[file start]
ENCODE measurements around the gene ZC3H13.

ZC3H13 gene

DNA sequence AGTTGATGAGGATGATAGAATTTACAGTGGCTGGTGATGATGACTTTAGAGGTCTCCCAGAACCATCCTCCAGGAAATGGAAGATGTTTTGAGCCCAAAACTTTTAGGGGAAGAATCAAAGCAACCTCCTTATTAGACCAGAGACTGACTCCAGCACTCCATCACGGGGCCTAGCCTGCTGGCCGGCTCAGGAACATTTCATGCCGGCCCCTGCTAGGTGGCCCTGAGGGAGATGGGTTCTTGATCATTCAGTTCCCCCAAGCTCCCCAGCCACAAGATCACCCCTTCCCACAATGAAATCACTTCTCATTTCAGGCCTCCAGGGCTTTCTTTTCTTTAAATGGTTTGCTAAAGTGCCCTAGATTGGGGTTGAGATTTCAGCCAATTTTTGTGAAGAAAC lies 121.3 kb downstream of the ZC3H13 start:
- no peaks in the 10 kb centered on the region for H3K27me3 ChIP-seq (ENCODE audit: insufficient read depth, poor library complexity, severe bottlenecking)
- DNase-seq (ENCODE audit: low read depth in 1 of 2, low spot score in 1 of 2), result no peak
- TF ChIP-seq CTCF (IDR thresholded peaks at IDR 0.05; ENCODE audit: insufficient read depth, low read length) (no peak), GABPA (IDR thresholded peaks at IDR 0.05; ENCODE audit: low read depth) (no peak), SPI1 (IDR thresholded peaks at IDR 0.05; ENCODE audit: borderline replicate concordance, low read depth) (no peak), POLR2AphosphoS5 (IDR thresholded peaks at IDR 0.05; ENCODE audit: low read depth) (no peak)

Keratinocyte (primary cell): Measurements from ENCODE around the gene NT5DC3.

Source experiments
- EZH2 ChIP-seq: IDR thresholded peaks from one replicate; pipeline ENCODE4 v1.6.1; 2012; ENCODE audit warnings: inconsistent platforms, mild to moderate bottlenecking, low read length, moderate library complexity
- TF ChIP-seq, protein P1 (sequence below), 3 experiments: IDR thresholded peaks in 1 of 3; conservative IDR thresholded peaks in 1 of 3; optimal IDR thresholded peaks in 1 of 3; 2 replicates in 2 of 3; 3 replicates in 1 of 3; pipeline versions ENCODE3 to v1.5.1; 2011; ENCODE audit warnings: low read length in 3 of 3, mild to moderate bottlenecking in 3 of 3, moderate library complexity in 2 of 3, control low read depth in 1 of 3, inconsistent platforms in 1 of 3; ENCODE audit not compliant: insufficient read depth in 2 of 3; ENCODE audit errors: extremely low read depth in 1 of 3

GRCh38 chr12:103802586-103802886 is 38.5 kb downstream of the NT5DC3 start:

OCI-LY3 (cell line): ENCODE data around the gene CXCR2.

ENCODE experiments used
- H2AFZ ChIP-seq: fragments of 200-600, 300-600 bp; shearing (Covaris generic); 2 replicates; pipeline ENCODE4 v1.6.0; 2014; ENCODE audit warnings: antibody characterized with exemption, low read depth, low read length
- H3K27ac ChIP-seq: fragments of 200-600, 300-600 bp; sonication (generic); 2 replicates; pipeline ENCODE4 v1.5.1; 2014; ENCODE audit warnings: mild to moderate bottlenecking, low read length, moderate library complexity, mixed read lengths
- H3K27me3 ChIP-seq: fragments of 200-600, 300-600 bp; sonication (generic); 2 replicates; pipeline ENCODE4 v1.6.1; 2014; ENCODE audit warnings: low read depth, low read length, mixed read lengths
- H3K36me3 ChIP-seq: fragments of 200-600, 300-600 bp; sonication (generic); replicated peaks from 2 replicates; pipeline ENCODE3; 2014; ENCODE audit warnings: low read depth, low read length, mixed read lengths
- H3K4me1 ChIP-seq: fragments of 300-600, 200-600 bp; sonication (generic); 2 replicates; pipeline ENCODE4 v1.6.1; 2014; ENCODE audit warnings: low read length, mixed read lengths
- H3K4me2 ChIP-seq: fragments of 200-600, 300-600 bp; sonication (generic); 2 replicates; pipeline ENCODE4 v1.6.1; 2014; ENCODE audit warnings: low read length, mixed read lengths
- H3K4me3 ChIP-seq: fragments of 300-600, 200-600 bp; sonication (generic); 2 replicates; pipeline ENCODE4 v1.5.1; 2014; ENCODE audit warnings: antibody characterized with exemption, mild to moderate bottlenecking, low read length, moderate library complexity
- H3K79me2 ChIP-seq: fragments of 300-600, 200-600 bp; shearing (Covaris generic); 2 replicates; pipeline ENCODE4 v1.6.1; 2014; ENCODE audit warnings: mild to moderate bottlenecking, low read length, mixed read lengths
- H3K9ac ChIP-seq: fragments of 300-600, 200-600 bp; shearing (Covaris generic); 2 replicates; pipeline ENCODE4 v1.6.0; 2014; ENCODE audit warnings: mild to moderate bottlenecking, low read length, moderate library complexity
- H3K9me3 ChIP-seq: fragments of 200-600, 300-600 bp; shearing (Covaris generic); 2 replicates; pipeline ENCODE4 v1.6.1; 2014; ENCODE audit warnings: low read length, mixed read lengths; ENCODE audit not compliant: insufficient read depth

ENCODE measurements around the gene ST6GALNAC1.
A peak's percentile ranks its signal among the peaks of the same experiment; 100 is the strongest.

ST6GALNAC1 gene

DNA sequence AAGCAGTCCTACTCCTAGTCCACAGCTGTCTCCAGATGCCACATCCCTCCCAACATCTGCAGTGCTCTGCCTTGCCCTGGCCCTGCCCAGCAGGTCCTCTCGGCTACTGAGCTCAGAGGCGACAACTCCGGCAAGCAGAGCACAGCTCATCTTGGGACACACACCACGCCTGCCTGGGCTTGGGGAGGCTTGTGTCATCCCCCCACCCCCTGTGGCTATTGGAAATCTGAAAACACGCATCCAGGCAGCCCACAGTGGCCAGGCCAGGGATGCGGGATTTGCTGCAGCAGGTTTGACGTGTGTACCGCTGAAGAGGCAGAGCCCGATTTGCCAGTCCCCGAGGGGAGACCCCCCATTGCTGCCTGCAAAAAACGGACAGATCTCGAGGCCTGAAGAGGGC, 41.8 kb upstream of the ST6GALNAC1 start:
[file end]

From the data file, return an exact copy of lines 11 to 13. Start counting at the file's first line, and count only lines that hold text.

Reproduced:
GRCh38 chr12:103802586-103802886 is 38.5 kb downstream of the NT5DC3 start:

OCI-LY3 (cell line): ENCODE data around the gene CXCR2.

ENCODE experiments used